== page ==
• ‘The notion that thinking might not just involve knowing with the head, but thinking through the body’ (2010: 27).

Sound, line, thinking through the body . . . I’ve been here before. I guess as often happens with these things, they come full circle – or at least close enough to touch as they pass. I’ve picked up a small project I was working on before the eating disorder pushed everything else out. I’d been thinking about transcription and writing sound and how this all connects up to listening.

In this project I investigate how a combination of writing and mapping may provide a visual exploration of rhythm and flow within Annea Lockwood’s Sound Map of the Hudson River (1982). In particular, I draw on the idea of ‘polyrhythmic calligraphy’, as developed by calligrapher Denis Brown. When using this method the calligrapher attempts to follow the rhythms of an external sound source, moving away from even spacing of the lines that make up traditional letter forms towards a ‘polyrhythmic feeling for space within writing, that can variously open and contract.’ The flow of the hand and the flow of the ink trace an embodied response to the listening experience.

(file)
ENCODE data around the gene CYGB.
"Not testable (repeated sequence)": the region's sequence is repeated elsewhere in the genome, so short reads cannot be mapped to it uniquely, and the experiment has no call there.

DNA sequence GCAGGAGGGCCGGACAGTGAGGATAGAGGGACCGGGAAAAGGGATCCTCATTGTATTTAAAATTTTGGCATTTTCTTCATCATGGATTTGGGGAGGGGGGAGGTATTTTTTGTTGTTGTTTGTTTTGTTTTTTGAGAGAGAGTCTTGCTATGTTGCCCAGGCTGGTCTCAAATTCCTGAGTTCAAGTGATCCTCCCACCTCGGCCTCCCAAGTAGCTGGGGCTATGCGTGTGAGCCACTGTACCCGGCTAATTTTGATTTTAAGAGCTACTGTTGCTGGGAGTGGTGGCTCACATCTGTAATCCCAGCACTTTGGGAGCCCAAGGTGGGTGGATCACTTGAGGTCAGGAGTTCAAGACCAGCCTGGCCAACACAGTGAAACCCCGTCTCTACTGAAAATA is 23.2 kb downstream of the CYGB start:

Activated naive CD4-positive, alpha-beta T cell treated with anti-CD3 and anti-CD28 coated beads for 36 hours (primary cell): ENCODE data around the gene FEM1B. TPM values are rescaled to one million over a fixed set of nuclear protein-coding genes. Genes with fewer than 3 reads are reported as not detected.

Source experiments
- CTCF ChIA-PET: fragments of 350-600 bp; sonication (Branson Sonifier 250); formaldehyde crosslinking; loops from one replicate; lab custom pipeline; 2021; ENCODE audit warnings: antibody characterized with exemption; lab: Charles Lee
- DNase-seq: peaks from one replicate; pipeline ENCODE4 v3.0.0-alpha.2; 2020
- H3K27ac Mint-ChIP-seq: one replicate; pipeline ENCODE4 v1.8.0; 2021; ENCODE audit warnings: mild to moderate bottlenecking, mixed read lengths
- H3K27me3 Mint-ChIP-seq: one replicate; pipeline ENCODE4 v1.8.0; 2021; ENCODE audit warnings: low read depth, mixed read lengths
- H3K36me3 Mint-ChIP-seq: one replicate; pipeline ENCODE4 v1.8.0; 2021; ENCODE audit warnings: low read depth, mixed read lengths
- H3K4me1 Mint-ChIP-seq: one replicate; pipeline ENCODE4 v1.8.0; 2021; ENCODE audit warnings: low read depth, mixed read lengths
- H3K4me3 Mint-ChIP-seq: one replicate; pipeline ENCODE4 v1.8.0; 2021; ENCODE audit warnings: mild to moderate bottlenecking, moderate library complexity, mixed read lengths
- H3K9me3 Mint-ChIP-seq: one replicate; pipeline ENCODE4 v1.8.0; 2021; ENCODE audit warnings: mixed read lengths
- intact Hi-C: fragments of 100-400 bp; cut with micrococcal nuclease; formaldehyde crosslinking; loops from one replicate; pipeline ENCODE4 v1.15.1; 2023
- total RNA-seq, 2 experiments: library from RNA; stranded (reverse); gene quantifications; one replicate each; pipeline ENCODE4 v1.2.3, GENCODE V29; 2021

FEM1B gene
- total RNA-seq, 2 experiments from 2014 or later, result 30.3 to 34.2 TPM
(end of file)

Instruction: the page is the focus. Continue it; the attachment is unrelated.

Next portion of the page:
Presentation. Poster: A copy of the map from the recording’s liner notes forms the centre of the poster image. This is surrounded by the calligraphic examples, which focus on the changes in the rhythms of the river as it moves along its course towards the ocean. A third, final, level provides a critical commentary on the success (or otherwise) of this calligraphic method, and provides links to wider theoretical perspectives.